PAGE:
New telephones and other digital devices are increasing the amount of signal capacity we require from wireless communication relay stations. One estimate from Fairchild Semiconductor International indicates that 5.3 million new base stations will be deployed over the next three years to handle the increased demand. A new, patented radio frequency (RF) transistor technology invented by Jayant Baliga, a North Carolina State professor of electrical engineering, may help handle the increased demand for digital capacity. "My unique patented transistor structure allows supporting the voltage with very small space on the die surface using the principle of drift region engineering," says Baliga. "This approach allows making the transistors channel length very short, resulting in improved transconductance, linearity, and gain at RF frequencies," he says. The drift regions are doped at higher levels in the transistor, which improves the efficiency and lowers conductance. Baliga says his RF transistors exceed the capacity of current technology—lateral double-diffused metal oxide semiconductor field effect transistors (LDMOSFETs). His technology provides an increase in RF power gain that is five to ten times greater than a silicon LDMOSFET. He adds that his transistors result in greater signal linearity and reduce the amount of cross talk distortion during telephone conversations. The transistors are made using silicon as the semiconductor material, so they can be built using existing semiconductor fabrication processes. This transistor technology is suitable for all cellular base stations at all power levels (pico-stations, micro-stations, etc). It can be used in RF power amplifiers for any analog or digital system. Baliga founded Silicon Wireless Corp. with seed money from NC State Centennial Venture Partners Fund and Longleaf Venture Fund. They expect to have product on the market in the forth quarter of 2001. Contact Baliga at Silicon Wireless Corp., 920 Main Campus Dr., Suite 400, Raleigh, NC 27606; Tel: (919) 424-3770, Fax: (919) 424-3771.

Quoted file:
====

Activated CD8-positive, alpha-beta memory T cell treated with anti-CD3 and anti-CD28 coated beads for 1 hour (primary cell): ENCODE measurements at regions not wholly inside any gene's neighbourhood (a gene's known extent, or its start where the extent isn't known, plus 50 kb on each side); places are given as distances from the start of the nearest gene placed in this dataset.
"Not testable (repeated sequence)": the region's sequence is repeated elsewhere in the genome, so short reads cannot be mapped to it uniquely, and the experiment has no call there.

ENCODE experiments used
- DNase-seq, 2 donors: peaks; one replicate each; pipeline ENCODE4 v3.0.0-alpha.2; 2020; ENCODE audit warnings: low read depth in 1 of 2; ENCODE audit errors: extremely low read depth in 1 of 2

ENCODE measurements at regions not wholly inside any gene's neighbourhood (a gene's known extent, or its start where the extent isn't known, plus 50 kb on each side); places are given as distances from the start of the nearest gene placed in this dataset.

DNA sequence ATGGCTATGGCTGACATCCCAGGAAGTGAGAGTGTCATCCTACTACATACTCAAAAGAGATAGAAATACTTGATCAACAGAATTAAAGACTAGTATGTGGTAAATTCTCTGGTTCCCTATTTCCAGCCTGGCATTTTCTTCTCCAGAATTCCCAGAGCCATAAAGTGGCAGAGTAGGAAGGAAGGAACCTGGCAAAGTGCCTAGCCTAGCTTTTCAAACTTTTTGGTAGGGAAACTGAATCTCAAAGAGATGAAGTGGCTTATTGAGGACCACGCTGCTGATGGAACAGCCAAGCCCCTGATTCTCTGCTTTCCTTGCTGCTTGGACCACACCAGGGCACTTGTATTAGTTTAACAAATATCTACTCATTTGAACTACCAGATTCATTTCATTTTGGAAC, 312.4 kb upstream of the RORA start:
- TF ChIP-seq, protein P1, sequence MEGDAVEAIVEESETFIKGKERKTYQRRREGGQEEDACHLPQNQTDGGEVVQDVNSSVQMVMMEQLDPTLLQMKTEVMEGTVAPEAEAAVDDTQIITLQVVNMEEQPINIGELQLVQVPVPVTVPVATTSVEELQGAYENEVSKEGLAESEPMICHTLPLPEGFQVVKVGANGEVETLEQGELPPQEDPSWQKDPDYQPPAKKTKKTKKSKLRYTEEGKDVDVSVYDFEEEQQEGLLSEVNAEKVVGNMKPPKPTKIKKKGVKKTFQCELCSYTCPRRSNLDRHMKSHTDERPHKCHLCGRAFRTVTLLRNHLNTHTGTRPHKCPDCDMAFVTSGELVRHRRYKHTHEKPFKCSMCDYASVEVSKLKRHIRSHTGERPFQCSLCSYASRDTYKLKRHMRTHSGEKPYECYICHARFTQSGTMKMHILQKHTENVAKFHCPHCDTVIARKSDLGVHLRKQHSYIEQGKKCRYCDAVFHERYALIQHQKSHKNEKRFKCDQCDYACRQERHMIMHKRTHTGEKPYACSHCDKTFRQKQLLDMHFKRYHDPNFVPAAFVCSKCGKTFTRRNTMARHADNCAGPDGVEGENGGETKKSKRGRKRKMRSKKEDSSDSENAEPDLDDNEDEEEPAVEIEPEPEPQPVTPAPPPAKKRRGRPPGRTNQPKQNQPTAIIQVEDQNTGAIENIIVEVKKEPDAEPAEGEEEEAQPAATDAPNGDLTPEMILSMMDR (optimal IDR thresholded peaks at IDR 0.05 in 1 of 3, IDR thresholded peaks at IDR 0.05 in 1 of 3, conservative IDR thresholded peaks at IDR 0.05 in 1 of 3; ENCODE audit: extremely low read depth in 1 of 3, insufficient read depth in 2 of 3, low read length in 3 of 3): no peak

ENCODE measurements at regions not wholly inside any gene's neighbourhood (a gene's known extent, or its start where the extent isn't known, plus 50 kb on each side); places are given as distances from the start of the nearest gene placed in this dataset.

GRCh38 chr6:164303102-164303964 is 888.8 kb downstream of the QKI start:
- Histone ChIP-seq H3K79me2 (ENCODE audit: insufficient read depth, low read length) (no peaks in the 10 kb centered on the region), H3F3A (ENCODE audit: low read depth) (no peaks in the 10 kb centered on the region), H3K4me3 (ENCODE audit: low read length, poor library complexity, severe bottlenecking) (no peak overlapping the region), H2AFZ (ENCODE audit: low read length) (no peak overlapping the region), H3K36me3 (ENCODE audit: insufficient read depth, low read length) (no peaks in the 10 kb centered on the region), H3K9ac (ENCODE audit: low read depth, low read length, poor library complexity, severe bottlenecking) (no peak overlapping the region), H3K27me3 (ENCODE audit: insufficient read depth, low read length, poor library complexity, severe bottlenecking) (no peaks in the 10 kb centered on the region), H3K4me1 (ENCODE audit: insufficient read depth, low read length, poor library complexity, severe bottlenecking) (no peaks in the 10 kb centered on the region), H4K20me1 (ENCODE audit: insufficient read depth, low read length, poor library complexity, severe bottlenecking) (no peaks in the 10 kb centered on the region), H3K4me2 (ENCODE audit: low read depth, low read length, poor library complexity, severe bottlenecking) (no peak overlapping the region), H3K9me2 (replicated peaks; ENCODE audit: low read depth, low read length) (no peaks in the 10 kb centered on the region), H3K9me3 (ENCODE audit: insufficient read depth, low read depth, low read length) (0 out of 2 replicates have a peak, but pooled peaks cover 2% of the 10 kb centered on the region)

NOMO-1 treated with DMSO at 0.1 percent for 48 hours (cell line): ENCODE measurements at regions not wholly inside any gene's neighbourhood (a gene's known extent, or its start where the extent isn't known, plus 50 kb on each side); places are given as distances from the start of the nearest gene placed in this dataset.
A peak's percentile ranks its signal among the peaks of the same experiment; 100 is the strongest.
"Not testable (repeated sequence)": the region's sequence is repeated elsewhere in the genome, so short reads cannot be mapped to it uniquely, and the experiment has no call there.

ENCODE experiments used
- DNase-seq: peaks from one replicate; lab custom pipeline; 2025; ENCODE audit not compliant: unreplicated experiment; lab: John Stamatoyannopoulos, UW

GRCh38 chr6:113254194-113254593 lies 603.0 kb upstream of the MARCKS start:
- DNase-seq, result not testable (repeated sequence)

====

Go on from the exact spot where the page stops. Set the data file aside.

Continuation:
Engineers at Fuel Cell Energy have found a way to take advantage of a side reaction, unique to their carbonate fuel cell that has nothing to do with energy production, as a potential, cost-effective solution to capturing carbon from fossil fuel power plants.
To get to a trillion sensors in the IoT that we all look forward to, there are many challenges to commercialization that still remain, including interoperability, the lack of standards, and the issue of security, to name a few.
This is part one of an article discussing the University of Washington’s nationally ranked FSAE electric car (eCar) and combustible car (cCar). Stay tuned for part two, tomorrow, which will discuss the four unique PCBs used in both the eCar and cCars.
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